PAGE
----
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Would-be President John Edwards – Some Communications Thoughts

Posted on: July 29th, 2012

Presentations: Would-be President John Edwards – Some Communications ThoughtsMedia interviews

As an executive coach, I humbly offer some communications advice to North Carolina’s political rising star, US Senator John Edwards. As sharp as he is, Sen. Edwards, should be wary that his drive to control messages in his presidential campaign may leave him looking slick and lacking in authenticity.

When Sen. Edwards announced his run for the White House, NY Times columnist William Safire called Edwards “overly rehearsed, with tightly organized pitches substituting for direct answers. He seemed programmed…”

Washington post columnist David Broder, while praising Edwards, also said, “He inexplicably froze on an unexpected question asking the identity of the philosopher most influential in his life. He filibustered for an agonizingly long time and finally said he couldn’t answer.”

I noticed it too. The “most influential philosopher” question by ABC’s George Stephanopoulos stopped Edwards cold. For a few awkward seconds, it derailed the fluent former trial lawyer’s message express. How could such an innocuous question plus other equally tame queries about personal influences and preferences (last-read book, favorite rock band, etc.) catch such a smart man so off-guard?

Before I bore in on this stumble – and it is only a stumble – let me stipulate that Sen. Edwards often did well during his announcement period. He was comfortably focused on NBC’s Today with the always assertive Matt Lauer, and his parade of media interviews consistently delivered his vow “to be a champion of regular people” in the White House. On the anniversary of Dr. Martin Luther King’s birth, Sen. Edwards gave an impassioned speech. But the criticisms by Broder and Safire are telling. They suggest an Achilles heel in Edwards’ communications style, in my opinion.

I believe the man who would be president is in danger of falling into the media training trap. The very philosophy now helping executives, professionals, and politicians deliver targeted messages can also set them up for a fall, and Edwards needs to be careful. The fundamental tactic in this training is to steer interviews toward key messages, but it can occasionally convert thoughtful people into repetition robots. Worse still, a media trainer can overwhelm the “student” with suggestions about how to gesture, posture and dress, plus rules of engagement (you have certain “rights” when you talk to journalists). It’s enough to reduce you to a blithering idiot. Even the great communicator Ronald Reagan suffered this fate. He was famously so over-coached for a debate that he could scarcely talk like himself. His poor performance forced handlers to allow Reagan to once again be Reagan, and all was well.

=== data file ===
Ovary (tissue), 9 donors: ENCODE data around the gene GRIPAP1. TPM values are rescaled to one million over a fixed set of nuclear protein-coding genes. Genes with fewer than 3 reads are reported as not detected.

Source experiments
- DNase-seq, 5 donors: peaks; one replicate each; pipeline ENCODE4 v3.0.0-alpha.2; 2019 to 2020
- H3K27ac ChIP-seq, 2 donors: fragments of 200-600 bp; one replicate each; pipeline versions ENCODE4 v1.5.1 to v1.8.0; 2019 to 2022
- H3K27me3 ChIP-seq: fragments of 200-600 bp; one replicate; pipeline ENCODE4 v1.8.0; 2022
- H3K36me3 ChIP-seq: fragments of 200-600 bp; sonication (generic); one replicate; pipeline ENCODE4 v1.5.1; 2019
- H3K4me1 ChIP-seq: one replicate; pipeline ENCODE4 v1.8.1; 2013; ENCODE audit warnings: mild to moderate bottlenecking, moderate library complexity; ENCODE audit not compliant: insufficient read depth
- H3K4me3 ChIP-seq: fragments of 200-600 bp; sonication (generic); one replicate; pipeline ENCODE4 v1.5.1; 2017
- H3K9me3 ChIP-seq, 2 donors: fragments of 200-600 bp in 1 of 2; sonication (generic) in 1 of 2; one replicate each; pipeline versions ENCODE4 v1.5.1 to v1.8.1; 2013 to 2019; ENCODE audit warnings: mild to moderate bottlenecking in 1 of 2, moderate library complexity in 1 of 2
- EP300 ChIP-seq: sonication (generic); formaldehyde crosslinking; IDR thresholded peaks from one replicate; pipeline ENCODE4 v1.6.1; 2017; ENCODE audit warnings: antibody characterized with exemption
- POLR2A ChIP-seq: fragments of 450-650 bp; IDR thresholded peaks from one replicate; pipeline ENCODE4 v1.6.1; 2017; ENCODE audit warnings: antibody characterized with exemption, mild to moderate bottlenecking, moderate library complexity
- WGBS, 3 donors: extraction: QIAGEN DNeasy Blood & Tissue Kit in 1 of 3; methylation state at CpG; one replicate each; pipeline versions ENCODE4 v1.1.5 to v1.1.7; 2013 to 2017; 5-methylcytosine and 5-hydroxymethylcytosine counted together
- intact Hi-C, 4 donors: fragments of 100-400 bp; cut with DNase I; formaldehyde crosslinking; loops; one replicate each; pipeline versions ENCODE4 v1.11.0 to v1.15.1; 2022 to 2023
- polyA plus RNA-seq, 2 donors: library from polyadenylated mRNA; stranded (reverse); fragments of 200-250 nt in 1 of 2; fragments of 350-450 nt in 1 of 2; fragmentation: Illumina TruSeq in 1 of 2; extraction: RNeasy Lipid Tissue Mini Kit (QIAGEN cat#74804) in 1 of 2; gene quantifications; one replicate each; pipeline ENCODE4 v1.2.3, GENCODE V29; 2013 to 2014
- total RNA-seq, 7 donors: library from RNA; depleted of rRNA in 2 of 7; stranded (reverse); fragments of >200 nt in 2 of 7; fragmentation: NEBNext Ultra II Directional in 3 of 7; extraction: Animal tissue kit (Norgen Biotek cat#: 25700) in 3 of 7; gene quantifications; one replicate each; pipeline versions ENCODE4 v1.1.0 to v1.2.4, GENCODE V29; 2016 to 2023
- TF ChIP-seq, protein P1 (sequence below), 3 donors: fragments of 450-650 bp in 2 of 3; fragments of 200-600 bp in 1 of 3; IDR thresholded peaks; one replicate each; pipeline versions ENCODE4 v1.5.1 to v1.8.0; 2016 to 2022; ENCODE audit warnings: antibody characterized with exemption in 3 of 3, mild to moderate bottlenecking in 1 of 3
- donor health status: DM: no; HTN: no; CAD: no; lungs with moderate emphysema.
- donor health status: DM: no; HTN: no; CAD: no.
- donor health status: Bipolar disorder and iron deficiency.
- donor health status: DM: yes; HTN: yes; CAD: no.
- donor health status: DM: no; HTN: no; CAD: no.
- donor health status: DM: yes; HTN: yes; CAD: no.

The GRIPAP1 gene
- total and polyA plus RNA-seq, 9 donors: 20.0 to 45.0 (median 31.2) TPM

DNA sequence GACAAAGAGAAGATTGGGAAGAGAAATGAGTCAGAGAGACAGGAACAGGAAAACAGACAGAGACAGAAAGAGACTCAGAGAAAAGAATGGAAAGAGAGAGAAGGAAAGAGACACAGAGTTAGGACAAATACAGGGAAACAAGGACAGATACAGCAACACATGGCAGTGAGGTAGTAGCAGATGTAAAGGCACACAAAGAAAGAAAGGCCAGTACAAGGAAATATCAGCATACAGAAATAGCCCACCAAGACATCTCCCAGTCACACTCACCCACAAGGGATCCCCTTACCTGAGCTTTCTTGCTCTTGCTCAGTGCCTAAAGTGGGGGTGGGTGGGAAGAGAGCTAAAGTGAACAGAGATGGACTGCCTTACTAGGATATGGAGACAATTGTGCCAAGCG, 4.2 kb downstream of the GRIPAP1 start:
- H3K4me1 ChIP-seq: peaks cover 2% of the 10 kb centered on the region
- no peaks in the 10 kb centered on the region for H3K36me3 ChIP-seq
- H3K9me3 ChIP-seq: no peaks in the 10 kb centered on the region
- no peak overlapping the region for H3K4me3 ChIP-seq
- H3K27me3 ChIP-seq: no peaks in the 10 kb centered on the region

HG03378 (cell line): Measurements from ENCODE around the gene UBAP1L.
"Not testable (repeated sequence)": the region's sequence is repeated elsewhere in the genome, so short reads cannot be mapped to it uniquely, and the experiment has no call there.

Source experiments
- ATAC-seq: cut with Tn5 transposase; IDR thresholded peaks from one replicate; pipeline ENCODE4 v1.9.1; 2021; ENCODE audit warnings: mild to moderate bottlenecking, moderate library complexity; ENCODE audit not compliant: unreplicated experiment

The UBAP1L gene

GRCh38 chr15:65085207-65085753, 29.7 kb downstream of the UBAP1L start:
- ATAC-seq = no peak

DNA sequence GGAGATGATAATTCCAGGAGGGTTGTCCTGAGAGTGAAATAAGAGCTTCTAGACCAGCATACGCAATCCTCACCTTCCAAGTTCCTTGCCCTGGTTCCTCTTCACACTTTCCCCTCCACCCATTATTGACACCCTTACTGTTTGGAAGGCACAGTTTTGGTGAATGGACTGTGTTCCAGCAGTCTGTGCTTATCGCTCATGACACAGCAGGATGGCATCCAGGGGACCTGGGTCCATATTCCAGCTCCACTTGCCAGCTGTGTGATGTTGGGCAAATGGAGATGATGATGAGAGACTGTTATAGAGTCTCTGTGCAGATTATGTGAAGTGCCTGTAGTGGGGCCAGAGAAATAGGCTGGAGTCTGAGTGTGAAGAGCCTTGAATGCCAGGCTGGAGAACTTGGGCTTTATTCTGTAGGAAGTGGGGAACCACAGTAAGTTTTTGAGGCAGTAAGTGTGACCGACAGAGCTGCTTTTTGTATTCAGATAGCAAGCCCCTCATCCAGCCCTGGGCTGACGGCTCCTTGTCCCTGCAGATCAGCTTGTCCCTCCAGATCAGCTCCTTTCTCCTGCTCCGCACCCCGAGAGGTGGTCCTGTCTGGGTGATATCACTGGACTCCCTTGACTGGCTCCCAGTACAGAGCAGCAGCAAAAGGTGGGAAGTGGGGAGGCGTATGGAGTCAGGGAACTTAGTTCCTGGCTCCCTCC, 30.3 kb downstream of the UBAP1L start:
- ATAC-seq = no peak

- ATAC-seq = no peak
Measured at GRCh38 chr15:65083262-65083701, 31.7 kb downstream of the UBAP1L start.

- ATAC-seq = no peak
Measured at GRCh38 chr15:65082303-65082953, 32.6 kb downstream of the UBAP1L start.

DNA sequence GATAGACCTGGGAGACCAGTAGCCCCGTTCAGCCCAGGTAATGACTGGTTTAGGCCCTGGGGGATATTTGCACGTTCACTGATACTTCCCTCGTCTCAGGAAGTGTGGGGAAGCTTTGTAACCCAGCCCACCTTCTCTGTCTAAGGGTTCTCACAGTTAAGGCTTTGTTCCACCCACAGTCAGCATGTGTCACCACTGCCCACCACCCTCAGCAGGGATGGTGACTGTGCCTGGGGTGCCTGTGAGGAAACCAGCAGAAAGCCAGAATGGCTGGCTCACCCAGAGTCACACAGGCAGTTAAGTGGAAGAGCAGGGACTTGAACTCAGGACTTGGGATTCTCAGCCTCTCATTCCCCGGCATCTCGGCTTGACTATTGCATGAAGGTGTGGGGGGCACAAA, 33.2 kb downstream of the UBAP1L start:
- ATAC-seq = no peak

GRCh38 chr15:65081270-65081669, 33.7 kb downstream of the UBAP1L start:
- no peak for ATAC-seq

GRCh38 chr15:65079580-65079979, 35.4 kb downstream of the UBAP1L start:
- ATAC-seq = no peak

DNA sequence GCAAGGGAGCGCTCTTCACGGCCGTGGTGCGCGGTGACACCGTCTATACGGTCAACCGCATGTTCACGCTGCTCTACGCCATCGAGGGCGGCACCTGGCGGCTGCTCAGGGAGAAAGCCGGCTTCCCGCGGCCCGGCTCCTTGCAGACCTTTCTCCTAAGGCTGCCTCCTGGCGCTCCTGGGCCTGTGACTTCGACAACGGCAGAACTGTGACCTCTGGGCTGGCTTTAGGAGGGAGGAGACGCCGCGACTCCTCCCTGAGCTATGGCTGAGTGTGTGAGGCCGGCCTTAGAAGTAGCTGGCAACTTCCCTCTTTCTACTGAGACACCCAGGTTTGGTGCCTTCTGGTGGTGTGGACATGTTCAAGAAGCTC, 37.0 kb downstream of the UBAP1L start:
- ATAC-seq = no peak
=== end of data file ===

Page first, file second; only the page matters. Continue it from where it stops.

I recommend the following steps for Sen. Edwards to avoid appearing programmed and too smooth.

Continue steering media interviews. It’s a good thing. There’s no incentive to being a passive target for troublesome questions. Remain on the offense. However…

Talk conceptually. While its wonderful to speak in tight messages and catchy quotes, take the pressure off yourself by simply trying to convey the essence of what you want to say. Feel free to use the words that naturally come to you.

Convey themes. In long-form interviews it is impractical to drive home the same message points over and over. Relax, address the questions, and try to overlay overarching themes. Watch Defense Secretary Donald Rumsfeld do it in his news conferences. His predecessor William Cohen was also good.

Answer questions. Your credibility rests on it. Just be sure you have first-rate answers.

Anticipate blindside questions. Brainstorm surprises, but when someone – as Stephanopoulos did – still catches you off-guard and your mind goes blank, if your key message doesn’t work, just tell the truth as it comes to you. It might not be pretty, but it will be real.

Be genuine. Actor Michael Caine once warned a group of acting students that a camera will seek out and find any falsity in a performance. Senator, while you look marvelous on camera, we can see the wheels turning and gears grinding and there is a calculated quality that is vaguely discomfiting. Do your best to be yourself.

All of this will take time. Consider President Bush in formal settings, and compare him with his performances in the campaign trail documentary “Journeys With George.” The former can be stilted while the latter affable, loose, funny, and quick. He too is a work in progress.

Communicating authentically in high-pressure situations is a challenge for many, impossible for some, but it always resonates with the audience.

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